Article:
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Stephen Curry: The Underrated Movie (2023) Review

In high school, Curry was considered too skinny and short for him – “150 pounds soaking wet” and about 6” 2”. But Curry, with the wisdom of his pro-ball father, Dell Curry, developed a secret weapon, a sharp jump shot that armed the defensive line and could easily lift six points of his team, leading his team to a second of three, three points first. sounds like the bottom line, Curry changed the way basketball teams use the defensive line for shots. That’s a compelling point, but this film doesn’t have the same analytical interest in the game or in getting to know Curry in depth. It’s just about what keeps him going.

“Stephen Curry: Underrated” invests a surprising amount of time in the team that didn’t overlook him and, in turn, covered his incredible ball control with a great deal of confidence — his college team, the Davidson College Wildcats under coach Bob McKillop. This relatively small basketball program believed in Curry’s ability over his size and created the magic of March Madness, as we see in this film profile of his college career. This piece features interviews from Curry’s still-troubled teammates and McKillop, and combined with grainy old footage of Curry (including his college sketch comedy days!) might be the film’s most enjoyable passages.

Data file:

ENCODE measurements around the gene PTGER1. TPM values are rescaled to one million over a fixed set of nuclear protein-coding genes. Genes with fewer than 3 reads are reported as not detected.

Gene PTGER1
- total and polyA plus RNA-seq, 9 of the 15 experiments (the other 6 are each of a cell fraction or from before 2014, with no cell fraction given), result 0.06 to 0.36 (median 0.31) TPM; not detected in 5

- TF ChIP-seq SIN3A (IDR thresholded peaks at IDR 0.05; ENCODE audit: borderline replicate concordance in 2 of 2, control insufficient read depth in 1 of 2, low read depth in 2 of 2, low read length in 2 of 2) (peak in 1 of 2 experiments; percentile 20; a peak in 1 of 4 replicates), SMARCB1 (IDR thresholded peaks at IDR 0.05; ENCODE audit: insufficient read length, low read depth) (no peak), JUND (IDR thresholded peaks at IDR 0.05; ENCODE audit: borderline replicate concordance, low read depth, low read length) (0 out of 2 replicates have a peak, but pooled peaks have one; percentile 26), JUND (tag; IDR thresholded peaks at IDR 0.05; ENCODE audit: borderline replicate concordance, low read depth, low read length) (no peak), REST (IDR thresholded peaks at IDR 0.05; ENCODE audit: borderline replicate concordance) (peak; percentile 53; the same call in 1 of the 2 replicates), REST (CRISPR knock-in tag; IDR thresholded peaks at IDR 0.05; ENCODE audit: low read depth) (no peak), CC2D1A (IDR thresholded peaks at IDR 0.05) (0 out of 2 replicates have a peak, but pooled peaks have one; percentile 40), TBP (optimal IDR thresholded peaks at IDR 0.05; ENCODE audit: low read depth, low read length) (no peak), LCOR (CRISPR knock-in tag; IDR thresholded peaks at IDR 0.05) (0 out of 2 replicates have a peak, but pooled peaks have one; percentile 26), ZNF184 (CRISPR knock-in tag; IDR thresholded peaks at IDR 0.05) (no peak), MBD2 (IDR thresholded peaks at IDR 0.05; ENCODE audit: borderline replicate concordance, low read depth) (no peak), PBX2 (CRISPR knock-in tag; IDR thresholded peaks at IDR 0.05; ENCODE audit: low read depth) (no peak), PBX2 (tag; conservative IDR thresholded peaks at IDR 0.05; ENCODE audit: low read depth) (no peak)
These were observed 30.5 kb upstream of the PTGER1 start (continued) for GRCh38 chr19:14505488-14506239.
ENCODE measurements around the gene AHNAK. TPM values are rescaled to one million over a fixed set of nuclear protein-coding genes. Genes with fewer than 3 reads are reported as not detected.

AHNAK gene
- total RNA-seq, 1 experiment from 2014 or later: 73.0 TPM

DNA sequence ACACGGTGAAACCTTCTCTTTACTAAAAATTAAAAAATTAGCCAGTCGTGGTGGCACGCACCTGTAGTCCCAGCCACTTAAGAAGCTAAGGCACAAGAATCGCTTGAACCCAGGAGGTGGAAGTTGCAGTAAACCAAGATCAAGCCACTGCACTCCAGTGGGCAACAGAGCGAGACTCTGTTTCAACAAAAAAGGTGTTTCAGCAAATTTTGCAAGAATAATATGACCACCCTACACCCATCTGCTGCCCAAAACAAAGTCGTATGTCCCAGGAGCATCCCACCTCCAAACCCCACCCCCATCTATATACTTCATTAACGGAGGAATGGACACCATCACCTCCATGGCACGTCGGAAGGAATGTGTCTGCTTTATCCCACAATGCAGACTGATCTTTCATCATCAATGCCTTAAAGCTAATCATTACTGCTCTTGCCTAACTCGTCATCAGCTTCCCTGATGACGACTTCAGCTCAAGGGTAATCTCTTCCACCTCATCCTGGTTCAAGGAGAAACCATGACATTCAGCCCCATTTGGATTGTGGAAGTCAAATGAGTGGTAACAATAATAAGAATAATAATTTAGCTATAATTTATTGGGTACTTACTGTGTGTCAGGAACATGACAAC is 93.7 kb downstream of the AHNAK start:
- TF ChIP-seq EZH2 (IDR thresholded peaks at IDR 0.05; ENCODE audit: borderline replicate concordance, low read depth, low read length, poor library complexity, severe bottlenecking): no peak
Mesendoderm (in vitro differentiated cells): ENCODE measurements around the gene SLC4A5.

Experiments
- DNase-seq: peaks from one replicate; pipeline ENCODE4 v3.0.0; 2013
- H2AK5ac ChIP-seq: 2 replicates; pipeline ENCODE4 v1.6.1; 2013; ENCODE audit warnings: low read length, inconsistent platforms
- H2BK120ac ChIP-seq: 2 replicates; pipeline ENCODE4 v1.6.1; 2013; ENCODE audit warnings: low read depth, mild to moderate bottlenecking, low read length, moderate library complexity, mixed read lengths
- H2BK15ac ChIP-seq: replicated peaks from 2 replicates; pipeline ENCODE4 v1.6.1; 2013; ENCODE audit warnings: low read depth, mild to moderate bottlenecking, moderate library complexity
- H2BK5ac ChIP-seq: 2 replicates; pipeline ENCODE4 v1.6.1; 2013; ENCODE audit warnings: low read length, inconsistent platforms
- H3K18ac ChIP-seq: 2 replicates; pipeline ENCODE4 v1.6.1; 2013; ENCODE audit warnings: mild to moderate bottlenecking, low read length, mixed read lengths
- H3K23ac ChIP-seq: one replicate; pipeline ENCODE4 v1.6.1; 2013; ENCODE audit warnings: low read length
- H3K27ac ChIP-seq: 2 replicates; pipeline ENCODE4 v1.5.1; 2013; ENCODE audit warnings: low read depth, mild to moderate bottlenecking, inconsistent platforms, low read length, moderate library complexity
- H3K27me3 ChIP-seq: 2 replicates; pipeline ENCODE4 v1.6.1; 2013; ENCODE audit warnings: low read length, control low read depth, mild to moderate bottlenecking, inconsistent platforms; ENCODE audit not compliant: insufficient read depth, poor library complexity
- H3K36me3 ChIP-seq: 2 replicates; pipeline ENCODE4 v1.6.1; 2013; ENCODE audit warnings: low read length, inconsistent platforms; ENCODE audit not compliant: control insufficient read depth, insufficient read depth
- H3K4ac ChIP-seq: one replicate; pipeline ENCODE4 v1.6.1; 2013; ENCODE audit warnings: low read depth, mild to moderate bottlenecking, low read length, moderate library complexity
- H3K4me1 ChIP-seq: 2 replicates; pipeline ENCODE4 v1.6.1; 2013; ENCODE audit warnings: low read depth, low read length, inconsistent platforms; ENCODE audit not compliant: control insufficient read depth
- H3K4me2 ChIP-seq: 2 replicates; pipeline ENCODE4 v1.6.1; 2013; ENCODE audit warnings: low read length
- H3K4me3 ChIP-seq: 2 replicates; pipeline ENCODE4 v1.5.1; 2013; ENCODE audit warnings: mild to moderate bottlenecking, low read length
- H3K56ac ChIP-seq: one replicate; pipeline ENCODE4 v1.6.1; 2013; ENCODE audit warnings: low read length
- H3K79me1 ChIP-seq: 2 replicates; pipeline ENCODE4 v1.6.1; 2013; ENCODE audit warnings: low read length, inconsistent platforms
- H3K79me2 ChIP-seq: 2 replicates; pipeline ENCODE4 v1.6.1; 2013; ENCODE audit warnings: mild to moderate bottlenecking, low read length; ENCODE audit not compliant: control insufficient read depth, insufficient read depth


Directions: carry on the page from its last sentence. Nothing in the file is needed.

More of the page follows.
All the while, Nicks will then address the modern Curry and the latest ways he can be underrated. He’s working on a thesis we barely learn about, finishing up his college degree from his years at Davidson, and he’s dealing with another one of his infamous leg injuries. But this highlights more of the document’s biggest problems, that its biggest benefit – real footage – has more to do with casual access than insight. It makes for easy modern-day drama and hints at a project that had little purpose beyond collecting images of Curry for a few months without going too deep or asking any questions. In the process, the humanized elements from past clips are lazily protected by the fact that Curry is now a star. Even an oddly famous moment in which he’s filming a Subway ad, transported via green screen to Italy, is weak on curiosity despite the humor in his unexpected inclusion. “Stephen Curry: Underrated” doesn’t understand what it means to be a superstar like Curry so much as put a gloss on his constructs.

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